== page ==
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Minnesota Motor Corps

The Minnesota Motor Corps was the first militarized organization of its kind in the United States. Comprised of volunteers and their vehicles, the corps existed for the duration of World War I. It provided disaster relief, transported troops, and aided police. The Motor Corps’ services proved crucial, but many viewed it as a state-sponsored police force that infringed on the rights of citizens.

Color U.S. Food Administration promotion poster designed by William McKee, c.1918.

U.S. Food Administration poster (“The World Cry, ‘Food’”)

U.S. Food Administration promotion poster designed by William McKee, c.1918.

Color poster promoting food conservation printed by Forbes Lithographers in Boston, Massachusetts,c .1918.

U.S. Food Administration poster (“Food Will Win the War”)

Poster promoting food conservation printed by Forbes Lithographers in Boston, Massachusetts, c.1918.

Color poster produced for the National War Garden Commission, c.1918.

National War Garden Commission poster (“War Gardens Over the Top”)

Poster produced for the National War Garden Commission, c.1918.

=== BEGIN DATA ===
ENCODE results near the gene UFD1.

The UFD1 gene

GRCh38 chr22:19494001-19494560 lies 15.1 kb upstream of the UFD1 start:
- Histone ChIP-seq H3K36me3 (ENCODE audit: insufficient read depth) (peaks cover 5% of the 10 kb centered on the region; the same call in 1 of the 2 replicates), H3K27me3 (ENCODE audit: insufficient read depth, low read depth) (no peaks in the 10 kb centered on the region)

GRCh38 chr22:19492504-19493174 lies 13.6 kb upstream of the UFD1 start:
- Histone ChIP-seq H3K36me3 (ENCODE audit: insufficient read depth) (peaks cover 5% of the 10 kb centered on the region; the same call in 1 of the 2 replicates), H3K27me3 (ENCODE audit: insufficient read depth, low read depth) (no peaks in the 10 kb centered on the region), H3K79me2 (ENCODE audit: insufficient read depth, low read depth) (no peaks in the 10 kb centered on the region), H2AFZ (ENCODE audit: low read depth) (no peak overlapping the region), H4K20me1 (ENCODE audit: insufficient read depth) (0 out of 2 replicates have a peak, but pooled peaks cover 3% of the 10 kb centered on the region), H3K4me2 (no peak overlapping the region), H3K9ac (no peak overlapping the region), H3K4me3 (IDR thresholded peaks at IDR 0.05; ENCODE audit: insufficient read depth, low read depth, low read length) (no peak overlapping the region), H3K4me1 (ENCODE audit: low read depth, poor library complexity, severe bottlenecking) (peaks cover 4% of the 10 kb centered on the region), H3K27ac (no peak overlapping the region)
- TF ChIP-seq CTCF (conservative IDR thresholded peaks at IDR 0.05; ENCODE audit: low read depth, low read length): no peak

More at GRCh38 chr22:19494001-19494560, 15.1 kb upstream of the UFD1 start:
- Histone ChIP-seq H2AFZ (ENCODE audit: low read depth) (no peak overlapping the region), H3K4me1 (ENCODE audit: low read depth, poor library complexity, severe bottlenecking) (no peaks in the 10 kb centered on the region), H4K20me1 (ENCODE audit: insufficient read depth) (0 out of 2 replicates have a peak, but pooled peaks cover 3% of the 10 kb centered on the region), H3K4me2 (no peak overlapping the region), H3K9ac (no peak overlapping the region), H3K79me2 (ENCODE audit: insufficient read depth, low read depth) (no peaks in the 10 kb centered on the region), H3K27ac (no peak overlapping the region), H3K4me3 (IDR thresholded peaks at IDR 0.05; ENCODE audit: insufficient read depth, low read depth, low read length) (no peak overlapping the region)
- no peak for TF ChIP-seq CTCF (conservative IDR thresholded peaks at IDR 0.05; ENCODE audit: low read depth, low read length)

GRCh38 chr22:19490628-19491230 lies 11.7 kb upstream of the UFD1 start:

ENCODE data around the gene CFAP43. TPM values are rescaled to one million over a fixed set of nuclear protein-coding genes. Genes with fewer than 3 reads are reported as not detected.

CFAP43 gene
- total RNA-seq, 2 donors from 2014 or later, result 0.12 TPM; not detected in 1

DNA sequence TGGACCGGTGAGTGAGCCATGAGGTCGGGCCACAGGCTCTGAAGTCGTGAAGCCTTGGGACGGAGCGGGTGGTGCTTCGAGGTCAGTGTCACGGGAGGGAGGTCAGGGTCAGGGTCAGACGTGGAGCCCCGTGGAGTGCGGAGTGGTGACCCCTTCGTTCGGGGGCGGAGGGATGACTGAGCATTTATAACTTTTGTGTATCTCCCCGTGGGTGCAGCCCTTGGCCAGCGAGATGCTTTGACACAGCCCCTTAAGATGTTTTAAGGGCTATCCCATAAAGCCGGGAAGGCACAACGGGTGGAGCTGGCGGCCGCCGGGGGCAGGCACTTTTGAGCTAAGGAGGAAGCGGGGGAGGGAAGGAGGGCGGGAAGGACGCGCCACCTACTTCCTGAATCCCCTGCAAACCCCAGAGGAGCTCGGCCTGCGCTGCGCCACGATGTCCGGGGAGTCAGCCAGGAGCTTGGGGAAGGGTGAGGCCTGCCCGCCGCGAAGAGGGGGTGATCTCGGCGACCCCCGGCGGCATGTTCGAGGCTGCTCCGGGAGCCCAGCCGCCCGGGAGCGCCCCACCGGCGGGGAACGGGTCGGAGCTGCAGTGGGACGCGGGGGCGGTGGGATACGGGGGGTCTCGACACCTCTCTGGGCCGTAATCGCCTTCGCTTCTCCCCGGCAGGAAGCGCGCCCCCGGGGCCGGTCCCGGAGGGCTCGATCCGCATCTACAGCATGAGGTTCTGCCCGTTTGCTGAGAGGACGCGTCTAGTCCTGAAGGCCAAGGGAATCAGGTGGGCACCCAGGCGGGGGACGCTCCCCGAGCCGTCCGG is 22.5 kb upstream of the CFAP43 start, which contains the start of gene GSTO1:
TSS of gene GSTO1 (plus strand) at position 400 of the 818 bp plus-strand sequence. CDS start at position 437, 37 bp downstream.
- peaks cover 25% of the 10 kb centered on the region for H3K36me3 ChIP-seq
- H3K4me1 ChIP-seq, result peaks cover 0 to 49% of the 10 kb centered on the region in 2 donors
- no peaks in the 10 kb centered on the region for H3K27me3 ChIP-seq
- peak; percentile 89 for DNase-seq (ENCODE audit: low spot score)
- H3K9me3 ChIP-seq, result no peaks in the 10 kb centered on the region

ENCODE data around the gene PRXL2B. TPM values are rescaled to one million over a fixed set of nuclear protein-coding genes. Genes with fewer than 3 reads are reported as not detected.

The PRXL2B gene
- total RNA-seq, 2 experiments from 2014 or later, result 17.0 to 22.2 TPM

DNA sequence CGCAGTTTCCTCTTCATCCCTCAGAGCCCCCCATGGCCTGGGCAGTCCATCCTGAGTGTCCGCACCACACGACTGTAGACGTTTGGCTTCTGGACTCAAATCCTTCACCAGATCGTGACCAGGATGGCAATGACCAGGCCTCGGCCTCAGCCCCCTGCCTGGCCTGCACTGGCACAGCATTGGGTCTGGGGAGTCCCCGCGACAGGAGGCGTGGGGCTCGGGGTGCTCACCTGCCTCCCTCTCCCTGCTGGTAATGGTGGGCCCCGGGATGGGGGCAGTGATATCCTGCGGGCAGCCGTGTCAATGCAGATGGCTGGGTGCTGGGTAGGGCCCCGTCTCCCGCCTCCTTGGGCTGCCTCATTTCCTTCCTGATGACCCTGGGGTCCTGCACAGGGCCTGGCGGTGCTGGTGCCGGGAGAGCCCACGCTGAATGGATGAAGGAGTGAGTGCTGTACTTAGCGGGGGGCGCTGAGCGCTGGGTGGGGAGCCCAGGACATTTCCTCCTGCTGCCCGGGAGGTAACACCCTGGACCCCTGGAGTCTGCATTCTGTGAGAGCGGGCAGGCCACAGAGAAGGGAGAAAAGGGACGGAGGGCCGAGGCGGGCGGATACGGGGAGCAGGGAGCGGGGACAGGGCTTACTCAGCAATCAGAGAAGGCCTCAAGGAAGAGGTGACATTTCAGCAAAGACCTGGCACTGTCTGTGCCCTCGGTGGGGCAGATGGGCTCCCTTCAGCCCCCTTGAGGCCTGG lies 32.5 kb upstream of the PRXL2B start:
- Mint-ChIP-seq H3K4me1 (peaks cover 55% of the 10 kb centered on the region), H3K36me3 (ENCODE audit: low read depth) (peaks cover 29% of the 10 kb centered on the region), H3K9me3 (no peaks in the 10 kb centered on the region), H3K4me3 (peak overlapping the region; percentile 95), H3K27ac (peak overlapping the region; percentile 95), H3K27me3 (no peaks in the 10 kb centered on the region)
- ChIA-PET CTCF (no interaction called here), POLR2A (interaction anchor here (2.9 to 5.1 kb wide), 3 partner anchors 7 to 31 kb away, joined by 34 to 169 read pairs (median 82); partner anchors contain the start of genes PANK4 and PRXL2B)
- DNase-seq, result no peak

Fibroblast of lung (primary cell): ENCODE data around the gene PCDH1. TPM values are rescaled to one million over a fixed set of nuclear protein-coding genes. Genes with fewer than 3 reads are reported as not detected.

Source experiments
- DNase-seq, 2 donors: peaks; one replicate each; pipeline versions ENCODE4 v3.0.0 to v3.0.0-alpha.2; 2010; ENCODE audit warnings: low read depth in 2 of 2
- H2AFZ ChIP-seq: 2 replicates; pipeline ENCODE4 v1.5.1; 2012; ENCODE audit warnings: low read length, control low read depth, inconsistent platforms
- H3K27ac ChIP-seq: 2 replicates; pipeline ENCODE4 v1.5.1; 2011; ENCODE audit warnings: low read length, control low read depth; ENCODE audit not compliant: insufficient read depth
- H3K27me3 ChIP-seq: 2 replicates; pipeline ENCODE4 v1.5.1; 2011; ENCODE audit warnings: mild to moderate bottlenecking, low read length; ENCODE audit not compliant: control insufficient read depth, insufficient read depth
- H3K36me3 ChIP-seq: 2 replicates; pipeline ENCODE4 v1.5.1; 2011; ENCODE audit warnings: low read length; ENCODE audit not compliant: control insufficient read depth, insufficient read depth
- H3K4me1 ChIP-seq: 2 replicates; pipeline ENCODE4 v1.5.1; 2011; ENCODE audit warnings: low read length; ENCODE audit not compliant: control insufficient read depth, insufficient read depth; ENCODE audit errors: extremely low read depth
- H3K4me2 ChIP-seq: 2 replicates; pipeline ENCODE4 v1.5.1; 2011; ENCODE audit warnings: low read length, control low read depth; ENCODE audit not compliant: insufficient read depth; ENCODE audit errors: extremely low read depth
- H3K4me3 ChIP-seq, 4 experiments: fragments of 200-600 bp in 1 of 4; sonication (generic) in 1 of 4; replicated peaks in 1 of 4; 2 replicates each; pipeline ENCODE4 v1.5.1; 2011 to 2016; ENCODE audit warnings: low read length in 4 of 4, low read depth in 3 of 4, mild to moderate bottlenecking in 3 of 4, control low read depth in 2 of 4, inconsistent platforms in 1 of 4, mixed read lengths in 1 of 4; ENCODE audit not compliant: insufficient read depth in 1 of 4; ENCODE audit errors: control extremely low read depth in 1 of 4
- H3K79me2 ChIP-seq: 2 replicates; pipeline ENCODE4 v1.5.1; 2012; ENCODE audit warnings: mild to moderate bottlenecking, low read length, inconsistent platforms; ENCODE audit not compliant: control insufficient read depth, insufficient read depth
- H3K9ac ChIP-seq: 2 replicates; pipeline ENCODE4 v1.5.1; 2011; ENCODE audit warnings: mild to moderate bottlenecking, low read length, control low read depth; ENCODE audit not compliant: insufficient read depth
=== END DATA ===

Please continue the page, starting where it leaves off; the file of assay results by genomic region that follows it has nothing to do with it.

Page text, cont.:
Color poster promoting school gardening programs, c.1918.

“School Garden Army” poster

Poster promoting school gardening programs, c.1918.

Black and white photograph of a store display window in St. Paul promoting home gardening, c.1918.

St. Paul window display promoting gardening

A store display window in St. Paul promotes home gardening, c.1918.

Color poster produced for the National War Garden Commission, c.1918.

National War Garden Commission poster (“The Kaiser is Canned”)

Poster produced for the National War Garden Commission, c.1918.

Color poster produced for the National War Garden Commission. Designed by illustrator James Montgomery Flagg, c.1918.

National War Garden Commission poster (“Sow the Seeds of Victory”)

Poster produced for the National War Garden Commission. Designed by illustrator James Montgomery Flagg, c.1918.

Liberty Gardens, 1917–1919

On April 12, 1917, President Woodrow Wilson called upon Americans on the home front to help fight what would become known as World War I. In response, many Minnesotans turned to backyard gardening to increase their food supply. Homegrown vegetables filled pantries and stomachs and allowed “citizen soldiers” to conserve wheat, meat, sugar, and fats that were essential for U.S. troops and their European allies.

Black and white photograph of Seth Eastman, c.1860.

Seth Eastman

Seth Eastman, c.1860. Seth Eastman was assigned to Fort Snelling in 1830. From 1833 to 1840 he was the fort commandant. Eastman was also an accomplished artist. Many of his paintings offer views of Fort Snelling, and American Indian life during the Expansionist Era.

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